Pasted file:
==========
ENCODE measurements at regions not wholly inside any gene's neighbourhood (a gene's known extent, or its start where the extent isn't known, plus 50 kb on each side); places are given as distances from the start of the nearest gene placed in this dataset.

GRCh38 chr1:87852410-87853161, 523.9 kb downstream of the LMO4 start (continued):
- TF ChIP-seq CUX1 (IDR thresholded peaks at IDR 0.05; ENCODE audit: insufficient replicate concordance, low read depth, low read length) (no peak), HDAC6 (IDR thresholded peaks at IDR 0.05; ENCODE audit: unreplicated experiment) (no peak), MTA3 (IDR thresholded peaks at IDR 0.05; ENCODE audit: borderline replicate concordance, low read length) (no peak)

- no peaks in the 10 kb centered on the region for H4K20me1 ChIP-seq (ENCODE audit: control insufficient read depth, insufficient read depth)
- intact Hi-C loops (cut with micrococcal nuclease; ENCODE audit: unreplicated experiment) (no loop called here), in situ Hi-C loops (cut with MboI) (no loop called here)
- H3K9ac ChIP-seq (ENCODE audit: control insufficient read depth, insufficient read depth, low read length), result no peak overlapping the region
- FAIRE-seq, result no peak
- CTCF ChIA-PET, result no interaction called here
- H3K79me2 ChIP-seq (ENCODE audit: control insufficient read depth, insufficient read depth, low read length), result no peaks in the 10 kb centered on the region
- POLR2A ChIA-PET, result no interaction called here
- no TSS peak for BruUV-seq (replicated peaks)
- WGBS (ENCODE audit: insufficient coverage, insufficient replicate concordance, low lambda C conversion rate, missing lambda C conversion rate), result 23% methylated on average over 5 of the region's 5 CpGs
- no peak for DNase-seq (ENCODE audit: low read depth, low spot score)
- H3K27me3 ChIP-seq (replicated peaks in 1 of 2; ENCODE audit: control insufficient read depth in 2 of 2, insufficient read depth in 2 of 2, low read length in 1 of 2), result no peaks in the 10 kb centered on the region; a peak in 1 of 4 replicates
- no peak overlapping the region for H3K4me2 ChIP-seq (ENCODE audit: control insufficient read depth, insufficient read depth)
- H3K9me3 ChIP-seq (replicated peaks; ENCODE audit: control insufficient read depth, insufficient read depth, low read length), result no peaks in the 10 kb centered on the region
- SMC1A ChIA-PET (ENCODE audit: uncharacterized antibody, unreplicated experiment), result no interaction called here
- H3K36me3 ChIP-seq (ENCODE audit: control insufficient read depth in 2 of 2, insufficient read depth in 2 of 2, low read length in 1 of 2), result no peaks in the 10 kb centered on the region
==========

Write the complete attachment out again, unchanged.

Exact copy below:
ENCODE measurements at regions not wholly inside any gene's neighbourhood (a gene's known extent, or its start where the extent isn't known, plus 50 kb on each side); places are given as distances from the start of the nearest gene placed in this dataset.

GRCh38 chr1:87852410-87853161, 523.9 kb downstream of the LMO4 start (continued):
- TF ChIP-seq CUX1 (IDR thresholded peaks at IDR 0.05; ENCODE audit: insufficient replicate concordance, low read depth, low read length) (no peak), HDAC6 (IDR thresholded peaks at IDR 0.05; ENCODE audit: unreplicated experiment) (no peak), MTA3 (IDR thresholded peaks at IDR 0.05; ENCODE audit: borderline replicate concordance, low read length) (no peak)

- no peaks in the 10 kb centered on the region for H4K20me1 ChIP-seq (ENCODE audit: control insufficient read depth, insufficient read depth)
- intact Hi-C loops (cut with micrococcal nuclease; ENCODE audit: unreplicated experiment) (no loop called here), in situ Hi-C loops (cut with MboI) (no loop called here)
- H3K9ac ChIP-seq (ENCODE audit: control insufficient read depth, insufficient read depth, low read length), result no peak overlapping the region
- FAIRE-seq, result no peak
- CTCF ChIA-PET, result no interaction called here
- H3K79me2 ChIP-seq (ENCODE audit: control insufficient read depth, insufficient read depth, low read length), result no peaks in the 10 kb centered on the region
- POLR2A ChIA-PET, result no interaction called here
- no TSS peak for BruUV-seq (replicated peaks)
- WGBS (ENCODE audit: insufficient coverage, insufficient replicate concordance, low lambda C conversion rate, missing lambda C conversion rate), result 23% methylated on average over 5 of the region's 5 CpGs
- no peak for DNase-seq (ENCODE audit: low read depth, low spot score)
- H3K27me3 ChIP-seq (replicated peaks in 1 of 2; ENCODE audit: control insufficient read depth in 2 of 2, insufficient read depth in 2 of 2, low read length in 1 of 2), result no peaks in the 10 kb centered on the region; a peak in 1 of 4 replicates
- no peak overlapping the region for H3K4me2 ChIP-seq (ENCODE audit: control insufficient read depth, insufficient read depth)
- H3K9me3 ChIP-seq (replicated peaks; ENCODE audit: control insufficient read depth, insufficient read depth, low read length), result no peaks in the 10 kb centered on the region
- SMC1A ChIA-PET (ENCODE audit: uncharacterized antibody, unreplicated experiment), result no interaction called here
- H3K36me3 ChIP-seq (ENCODE audit: control insufficient read depth in 2 of 2, insufficient read depth in 2 of 2, low read length in 1 of 2), result no peaks in the 10 kb centered on the region